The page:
Decolonising Teaching and Learning in Anthropology, A Holistic Approach.


  • Panas Karampampas EHESS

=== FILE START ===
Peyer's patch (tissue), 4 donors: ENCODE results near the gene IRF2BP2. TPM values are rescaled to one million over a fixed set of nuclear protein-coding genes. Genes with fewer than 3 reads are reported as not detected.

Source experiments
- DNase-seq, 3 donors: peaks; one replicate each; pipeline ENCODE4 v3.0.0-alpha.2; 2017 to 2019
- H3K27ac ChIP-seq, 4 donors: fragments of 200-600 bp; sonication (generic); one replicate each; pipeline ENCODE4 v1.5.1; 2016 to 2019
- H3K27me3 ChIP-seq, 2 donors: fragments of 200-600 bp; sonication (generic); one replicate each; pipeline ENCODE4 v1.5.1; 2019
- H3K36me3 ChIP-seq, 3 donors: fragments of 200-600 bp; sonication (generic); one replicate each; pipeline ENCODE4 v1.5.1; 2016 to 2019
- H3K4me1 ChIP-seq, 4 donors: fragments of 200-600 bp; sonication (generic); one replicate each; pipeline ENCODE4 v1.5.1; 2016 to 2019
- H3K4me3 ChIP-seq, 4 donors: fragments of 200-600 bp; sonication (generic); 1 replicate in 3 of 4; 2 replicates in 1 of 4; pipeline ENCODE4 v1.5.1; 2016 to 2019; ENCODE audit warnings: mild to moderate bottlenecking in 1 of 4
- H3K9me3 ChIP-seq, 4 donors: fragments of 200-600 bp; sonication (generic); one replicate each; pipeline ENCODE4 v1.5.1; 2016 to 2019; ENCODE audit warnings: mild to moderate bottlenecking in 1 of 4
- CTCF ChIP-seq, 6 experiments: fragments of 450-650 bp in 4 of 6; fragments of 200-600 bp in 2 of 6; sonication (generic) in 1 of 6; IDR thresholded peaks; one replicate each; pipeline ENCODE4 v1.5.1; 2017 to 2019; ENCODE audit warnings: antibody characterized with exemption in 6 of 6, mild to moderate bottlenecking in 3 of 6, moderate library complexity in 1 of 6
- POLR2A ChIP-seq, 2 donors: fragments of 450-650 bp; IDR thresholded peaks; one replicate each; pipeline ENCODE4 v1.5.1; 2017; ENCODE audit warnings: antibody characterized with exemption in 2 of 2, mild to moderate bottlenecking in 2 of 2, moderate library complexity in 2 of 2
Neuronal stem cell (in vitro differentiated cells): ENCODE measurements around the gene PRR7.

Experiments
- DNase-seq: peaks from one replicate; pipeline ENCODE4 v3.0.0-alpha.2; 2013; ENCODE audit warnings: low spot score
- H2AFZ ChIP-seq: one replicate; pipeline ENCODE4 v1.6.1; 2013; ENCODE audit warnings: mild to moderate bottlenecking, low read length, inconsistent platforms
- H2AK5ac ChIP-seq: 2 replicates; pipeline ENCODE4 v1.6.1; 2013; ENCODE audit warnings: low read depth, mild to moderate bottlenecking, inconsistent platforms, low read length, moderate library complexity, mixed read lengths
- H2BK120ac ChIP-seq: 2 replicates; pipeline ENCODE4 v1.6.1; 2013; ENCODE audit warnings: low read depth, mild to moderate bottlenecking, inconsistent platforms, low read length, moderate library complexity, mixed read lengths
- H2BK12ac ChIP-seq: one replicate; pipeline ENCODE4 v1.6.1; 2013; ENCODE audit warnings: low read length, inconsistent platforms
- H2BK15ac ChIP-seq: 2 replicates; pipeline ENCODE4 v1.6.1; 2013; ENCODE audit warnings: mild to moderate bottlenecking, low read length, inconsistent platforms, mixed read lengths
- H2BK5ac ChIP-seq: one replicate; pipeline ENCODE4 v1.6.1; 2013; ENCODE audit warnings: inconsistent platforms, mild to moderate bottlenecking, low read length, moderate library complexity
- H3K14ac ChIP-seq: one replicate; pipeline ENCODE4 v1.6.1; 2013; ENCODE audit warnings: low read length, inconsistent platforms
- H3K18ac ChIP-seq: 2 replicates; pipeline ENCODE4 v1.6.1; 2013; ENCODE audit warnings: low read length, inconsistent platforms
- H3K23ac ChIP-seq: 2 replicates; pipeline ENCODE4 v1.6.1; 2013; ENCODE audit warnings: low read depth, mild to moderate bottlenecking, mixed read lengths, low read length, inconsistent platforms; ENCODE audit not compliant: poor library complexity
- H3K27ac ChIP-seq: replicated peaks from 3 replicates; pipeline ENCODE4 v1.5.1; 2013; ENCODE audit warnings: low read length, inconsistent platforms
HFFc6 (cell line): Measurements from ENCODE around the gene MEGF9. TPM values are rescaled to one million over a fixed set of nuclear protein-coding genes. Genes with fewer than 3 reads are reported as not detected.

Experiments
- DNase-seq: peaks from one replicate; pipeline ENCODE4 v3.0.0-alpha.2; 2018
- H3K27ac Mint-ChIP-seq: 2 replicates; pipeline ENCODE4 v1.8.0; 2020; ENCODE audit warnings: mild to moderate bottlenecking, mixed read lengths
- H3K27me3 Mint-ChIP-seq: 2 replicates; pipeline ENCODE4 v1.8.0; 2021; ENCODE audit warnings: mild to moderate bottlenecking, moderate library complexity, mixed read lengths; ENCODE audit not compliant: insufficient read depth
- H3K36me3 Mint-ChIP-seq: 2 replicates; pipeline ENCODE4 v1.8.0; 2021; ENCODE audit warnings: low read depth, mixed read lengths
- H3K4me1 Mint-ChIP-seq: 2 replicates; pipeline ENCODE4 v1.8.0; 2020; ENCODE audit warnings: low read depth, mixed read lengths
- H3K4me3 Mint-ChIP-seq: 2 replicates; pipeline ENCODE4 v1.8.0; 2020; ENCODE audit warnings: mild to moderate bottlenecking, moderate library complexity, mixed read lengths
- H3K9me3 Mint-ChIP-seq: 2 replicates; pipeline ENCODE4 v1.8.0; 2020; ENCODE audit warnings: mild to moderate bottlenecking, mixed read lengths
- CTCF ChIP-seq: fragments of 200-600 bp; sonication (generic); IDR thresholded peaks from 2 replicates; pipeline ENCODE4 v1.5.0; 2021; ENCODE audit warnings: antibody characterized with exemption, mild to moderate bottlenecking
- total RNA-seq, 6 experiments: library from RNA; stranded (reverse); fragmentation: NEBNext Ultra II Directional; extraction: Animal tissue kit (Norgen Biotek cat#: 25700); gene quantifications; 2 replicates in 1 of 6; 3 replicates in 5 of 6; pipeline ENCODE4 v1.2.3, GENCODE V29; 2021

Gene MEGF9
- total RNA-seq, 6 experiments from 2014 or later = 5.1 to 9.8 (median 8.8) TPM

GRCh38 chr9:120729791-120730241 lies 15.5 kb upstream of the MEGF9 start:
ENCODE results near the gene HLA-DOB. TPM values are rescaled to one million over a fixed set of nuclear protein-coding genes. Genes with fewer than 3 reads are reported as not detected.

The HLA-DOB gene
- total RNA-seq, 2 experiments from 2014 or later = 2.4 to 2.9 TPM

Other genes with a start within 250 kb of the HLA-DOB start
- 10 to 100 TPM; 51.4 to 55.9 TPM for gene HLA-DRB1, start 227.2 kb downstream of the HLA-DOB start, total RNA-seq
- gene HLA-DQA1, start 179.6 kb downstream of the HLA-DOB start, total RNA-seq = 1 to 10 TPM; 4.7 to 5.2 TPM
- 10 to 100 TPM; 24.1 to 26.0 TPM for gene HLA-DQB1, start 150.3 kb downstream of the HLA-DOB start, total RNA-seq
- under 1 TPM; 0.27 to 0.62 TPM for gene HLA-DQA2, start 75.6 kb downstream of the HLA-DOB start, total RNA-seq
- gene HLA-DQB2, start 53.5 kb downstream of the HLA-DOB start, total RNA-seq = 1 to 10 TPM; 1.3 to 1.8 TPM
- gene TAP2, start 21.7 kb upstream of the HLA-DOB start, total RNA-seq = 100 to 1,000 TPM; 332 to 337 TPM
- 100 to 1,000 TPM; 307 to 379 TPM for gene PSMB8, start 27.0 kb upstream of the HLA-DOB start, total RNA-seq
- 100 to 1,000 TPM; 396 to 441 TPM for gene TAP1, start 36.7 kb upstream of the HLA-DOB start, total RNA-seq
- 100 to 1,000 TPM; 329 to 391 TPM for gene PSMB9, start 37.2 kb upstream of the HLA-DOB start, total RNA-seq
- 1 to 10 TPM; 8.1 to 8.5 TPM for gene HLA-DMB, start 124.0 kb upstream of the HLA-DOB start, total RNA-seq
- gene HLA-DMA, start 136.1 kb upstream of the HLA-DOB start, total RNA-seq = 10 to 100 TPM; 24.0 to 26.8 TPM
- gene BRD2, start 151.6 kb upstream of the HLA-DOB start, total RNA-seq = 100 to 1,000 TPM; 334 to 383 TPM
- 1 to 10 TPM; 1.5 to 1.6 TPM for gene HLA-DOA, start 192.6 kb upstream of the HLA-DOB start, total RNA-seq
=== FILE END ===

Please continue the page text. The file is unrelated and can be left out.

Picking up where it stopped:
The task of decolonising anthropology is not yet complete. Rather, it is an ongoing process, and recent times have reminded us that evidence of the colonial past can still be found in anthropology departments (and are potentially reproduced through our teaching). In this article, I argue for a holistic approach to the decolonising of teaching and learning. This is in contrast to more isolated attempts to decolonise anthropology, for example, in the inclusion of previously suppressed voices. I explore a repertoire that includes student-centred methods, links between fieldwork practices, teaching practices and ethics, and a practice of encouraging students to place their interlocutors aims and objectives at the centre of anthropological practice. Moreover, I argue for the importance of assignments, fieldwork exercises, and performative teaching techniques that assist students to experience, rather than merely discuss, anthropology. I also go on to encourage the teaching of an actively engaged and relevant anthropology, which is open to student engagement with contemporary issues and which is directly relatable and relevant to them. Finally, I provide examples of collaborative research methods as a medium for decolonising anthropology. I argue that these methods allow students to fathom more deeply the ways in which contemporary anthropological knowledge is produced.